Cough from lump in throat.
Paroxysmal cough consisting of few coughs.
Empty swallowing ameliorates cough.
Violent cough during sleep, with grinding of the teeth.
Before each attack of coughing the child is quiet, and immediately before the cough comes on, she begins to cry.
Bloody expectoration in the morning on coughing.
Expectoration after eating.
Expectoration with taste like that of putrid meat.
Expectoration with taste like that of wine.
Anxiety in heart region in the evening, after dinner, aggravated by lying on left side.
Anxiety in heart region during menses.
Constriction of chest in the evening in bed.
Convulsive constriction of chest.
Gurgling of heart when breathing.
Hemorrhage of hot blood.
Chest hot and glowing.
Pain in chest when lying on left side – lying on painful side aggravates.
Pain in right side of chest.
Pain in chest while lying on painful side.
Sore, bruised pain in chest during non-menstrual periods going up and down stairs.
Aching pain while sitting.
Crampy pain in chest during sleep.
Gnawing pain in costal cartilages of short ribs.
Stitching pain aggravated by sneezing and yawning.
Violent palpitation of heart.
Bubbling palpitation of heart.
Pulse much increased in force and frequency.
Spasms of diaphragm.
Sensation as if heart were swelling.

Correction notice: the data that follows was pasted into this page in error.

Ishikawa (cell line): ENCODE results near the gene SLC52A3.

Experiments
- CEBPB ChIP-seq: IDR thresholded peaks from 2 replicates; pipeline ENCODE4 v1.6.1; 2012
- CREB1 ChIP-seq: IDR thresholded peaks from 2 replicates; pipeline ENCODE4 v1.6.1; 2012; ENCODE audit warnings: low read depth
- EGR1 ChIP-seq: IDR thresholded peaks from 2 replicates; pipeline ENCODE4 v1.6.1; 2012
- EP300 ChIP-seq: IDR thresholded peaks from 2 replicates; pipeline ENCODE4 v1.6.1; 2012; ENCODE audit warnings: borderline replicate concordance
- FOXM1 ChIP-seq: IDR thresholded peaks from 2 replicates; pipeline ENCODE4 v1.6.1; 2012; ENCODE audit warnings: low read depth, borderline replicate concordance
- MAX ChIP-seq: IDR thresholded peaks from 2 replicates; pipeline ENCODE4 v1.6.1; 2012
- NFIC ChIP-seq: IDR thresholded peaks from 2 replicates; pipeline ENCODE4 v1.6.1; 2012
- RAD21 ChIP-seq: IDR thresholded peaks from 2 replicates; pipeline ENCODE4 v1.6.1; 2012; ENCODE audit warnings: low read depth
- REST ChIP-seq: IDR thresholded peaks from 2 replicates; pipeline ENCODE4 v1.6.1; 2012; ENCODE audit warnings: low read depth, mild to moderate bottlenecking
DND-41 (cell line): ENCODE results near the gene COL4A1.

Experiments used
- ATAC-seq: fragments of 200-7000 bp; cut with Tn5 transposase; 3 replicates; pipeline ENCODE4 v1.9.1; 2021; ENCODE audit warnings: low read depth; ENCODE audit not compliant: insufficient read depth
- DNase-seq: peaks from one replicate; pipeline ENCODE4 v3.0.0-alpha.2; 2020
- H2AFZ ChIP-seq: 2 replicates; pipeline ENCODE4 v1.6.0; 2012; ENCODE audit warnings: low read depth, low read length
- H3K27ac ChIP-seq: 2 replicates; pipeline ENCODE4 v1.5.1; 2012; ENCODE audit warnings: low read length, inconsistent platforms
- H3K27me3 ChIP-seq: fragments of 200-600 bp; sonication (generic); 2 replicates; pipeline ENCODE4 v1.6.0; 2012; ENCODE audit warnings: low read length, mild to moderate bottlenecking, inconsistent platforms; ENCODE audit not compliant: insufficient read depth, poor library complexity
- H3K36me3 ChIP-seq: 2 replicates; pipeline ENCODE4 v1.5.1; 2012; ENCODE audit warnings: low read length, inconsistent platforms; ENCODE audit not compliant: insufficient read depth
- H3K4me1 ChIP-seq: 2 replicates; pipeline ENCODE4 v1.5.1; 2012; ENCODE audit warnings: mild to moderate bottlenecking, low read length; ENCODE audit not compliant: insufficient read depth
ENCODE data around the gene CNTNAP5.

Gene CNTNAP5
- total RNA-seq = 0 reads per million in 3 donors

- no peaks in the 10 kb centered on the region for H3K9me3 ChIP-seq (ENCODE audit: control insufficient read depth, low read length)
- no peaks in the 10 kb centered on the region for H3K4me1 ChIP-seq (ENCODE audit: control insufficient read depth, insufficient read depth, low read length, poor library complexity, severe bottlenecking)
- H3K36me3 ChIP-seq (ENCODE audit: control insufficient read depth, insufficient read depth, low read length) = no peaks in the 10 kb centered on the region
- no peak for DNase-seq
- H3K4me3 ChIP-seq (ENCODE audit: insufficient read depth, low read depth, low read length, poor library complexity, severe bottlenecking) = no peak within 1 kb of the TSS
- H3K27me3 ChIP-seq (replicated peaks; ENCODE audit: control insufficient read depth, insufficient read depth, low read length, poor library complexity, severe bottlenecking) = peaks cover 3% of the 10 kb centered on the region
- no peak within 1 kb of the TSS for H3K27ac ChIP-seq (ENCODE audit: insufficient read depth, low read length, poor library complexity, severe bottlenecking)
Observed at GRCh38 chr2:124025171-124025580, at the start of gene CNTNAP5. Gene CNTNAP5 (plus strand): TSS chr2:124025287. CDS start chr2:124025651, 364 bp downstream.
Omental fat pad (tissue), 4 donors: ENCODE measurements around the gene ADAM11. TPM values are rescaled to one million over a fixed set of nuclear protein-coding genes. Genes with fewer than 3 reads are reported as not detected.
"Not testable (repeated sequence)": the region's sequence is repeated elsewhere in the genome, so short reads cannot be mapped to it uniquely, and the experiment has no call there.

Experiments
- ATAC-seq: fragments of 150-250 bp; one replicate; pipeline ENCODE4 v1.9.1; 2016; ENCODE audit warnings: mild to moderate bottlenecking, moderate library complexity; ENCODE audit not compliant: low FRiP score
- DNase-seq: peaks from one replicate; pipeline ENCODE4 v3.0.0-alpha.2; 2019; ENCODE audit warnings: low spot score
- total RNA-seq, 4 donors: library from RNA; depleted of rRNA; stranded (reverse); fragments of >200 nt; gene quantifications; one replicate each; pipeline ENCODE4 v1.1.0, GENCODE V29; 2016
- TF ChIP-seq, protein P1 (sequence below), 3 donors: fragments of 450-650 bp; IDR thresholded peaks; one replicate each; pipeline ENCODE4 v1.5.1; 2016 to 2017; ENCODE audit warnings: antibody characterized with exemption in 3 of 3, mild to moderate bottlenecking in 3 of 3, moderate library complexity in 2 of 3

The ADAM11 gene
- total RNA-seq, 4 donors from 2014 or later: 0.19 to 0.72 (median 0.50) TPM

Trembling of heart in forenoon.
Perspiration of chest during menses.
Redness of chest.
Erysipelas of mammae.
Hypertrophy of mammae. Pain in mammae while lying. Sensation of lumps under sternum.
Belladonna produces a peculiar type of lumbago with pain that radiates up to the head. In this condition, and indeed in many of the complaints of the lower half of the body, the patient wants and is ameliorated by warm applications.
There is a characteristic coldness of the back and of the extremities – especially legs – during menses. Pain in back from suppressed menses. Pain as though the back would break during suppressed menses.
The coldness of the back can extend over the whole body.
The pains in back have all the modalities of the remedy: aggravated by coughing, by jarring, while walking; ameliorated when bending backward, lying on something hard, by gentle motion, by sitting up, by standing.
The pain from the back extends to groin, to bladder, to stomach, to lower extremities. Pain with chill in lumbar region extending to bladder and groins. Drawing pain in lumbar region extending into arms and thighs during labor.
Pain from left side goes to the right, from left scapula to the right.
Pain in lumbar region with hemorrhoids.
Pain in coccyx while lying on back.
Swelling of glands of nape.
Boils in scapular region.
Eruption of pustules in cervical region.
Coldness of extremities with hot head should be considered a universal symptom for this remedy.
In belladonna we find all kinds of convulsions and cramps: convulsion of extremities after hiccough; convulsion of flexor muscles; convulsion of upper limbs at night; convulsion of thumb.
Cramps in hand during stool alternating with dim vision; in thumb while writing; in nates while stooping; in the thigh etc. Upper Limbs – Eruption of boils on shoulder.
Eruption of red spots on back of hand.